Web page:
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Gas stocks in Europe fall 56%; Gazprom requests 42.4 mcm for transit via Ukraine
KYIV. March 16 (Interfax-Ukraine) – The level of gas inventories in storage facilities in Europe has fallen to 56.1%, or 61 billion cubic meters. Europe is actively saving gas, reducing consumption by industry. However, the current level is far from the all-time high seen in 2022.
Gas stocks are at their lowest at 30.95% in France, which is having to take a lot of gas out of storage due to strikes at LNG terminals. Inventories are also low in Belgium at 32% and Latvia at 35%.
Gas Transmission System Operator of Ukraine, or GTSOU, has accepted a booking from Gazprom today to transport 42.4 million cubic meters of gas through the country, the same as for Wednesday, data from the GTSOU show.
Capacity was requested only through one of two entry points into Ukraine’s Gas Transmission System, the Sudzha metering station. A request was not accepted through the Sokhranivka metering station.
Gas prices in Europe followed oil prices down on Wednesday. The day-ahead contract for today at the Dutch TTF gas hub in the Netherlands fell another 7% in the space of 24 hours and closed at $472 per 1,000 cubic meters.
The spread between LNG prices in Asia and those in Europe is noticeable. In Asia, the most expensive futures contract for April on the JKM Platts index is $506 per 1,000 cubic meters, and futures under the LNG North-West Europe Marker are $468 per 1,000 cubic meters.
Wind turbines provided 19% of the region’s electricity needs last week, with the figure jumping to 33.2% on Monday, but falling to 33.2% on Wednesday, according to WindEurope.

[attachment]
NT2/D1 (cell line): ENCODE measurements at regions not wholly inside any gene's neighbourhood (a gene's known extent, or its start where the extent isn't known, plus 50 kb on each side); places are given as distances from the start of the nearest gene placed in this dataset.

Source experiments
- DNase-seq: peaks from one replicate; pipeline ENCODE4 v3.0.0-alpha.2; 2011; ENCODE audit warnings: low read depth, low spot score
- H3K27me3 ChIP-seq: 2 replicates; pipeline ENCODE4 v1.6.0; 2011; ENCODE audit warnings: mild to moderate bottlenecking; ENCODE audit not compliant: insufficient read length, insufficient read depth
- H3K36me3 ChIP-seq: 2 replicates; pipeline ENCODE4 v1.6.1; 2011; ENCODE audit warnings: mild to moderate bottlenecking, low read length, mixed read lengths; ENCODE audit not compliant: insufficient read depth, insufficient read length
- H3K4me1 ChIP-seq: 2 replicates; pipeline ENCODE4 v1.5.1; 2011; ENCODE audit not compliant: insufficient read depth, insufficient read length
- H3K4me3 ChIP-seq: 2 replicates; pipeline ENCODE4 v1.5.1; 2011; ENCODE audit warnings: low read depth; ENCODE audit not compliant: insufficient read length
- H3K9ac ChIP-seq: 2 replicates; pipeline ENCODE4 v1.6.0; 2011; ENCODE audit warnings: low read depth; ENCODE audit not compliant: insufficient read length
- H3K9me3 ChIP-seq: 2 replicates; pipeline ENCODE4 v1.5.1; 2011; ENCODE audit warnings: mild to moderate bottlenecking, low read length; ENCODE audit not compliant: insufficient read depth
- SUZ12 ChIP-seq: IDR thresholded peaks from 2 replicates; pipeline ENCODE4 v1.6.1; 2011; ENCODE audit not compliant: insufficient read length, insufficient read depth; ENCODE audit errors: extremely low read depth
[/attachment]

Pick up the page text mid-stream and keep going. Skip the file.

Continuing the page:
Current inventory levels in Europe’s underground gas storage (UGS) facilities have declined to 56.1%, which is 20 percentage points above the average for the same date over the past five years, according to Gas Infrastructure Europe.
Inventories contracted 0.16 percentage point during the gas day for March 14.
The relatively mild weather in October, November and January, in addition to the continent’s austerity measures, have resulted in the level of inventories in UGS facilities being at their highest for this time of year since records began.
European LNG terminals operated at 63% capacity in February, and 59% since the start of March, with the shutdown at France’s terminals because of the strike action spoiling the figure.
The state of gas in UGS facilities in the United States is of increasing importance for the global market, as the country is actively increasing gas exports.
Mild weather in the U.S. means reduced offtake. Inventories decreased 2.4 billion cubic meters for the latest reporting week, which is markedly less than the usual offtake for this time of the year.
The current level of inventories is around 42%, which is 21 percentage points higher than the five-year average, according to the U.S. Energy Department’s Energy Information Administration. The current inventories are almost at a five-year high.
Freeport LNG, the United States’ largest LNG plant, has announced reopening all three liquefaction lines, thereby reducing the excess gas on the U.S. market and boosting supplies of LNG to the global market.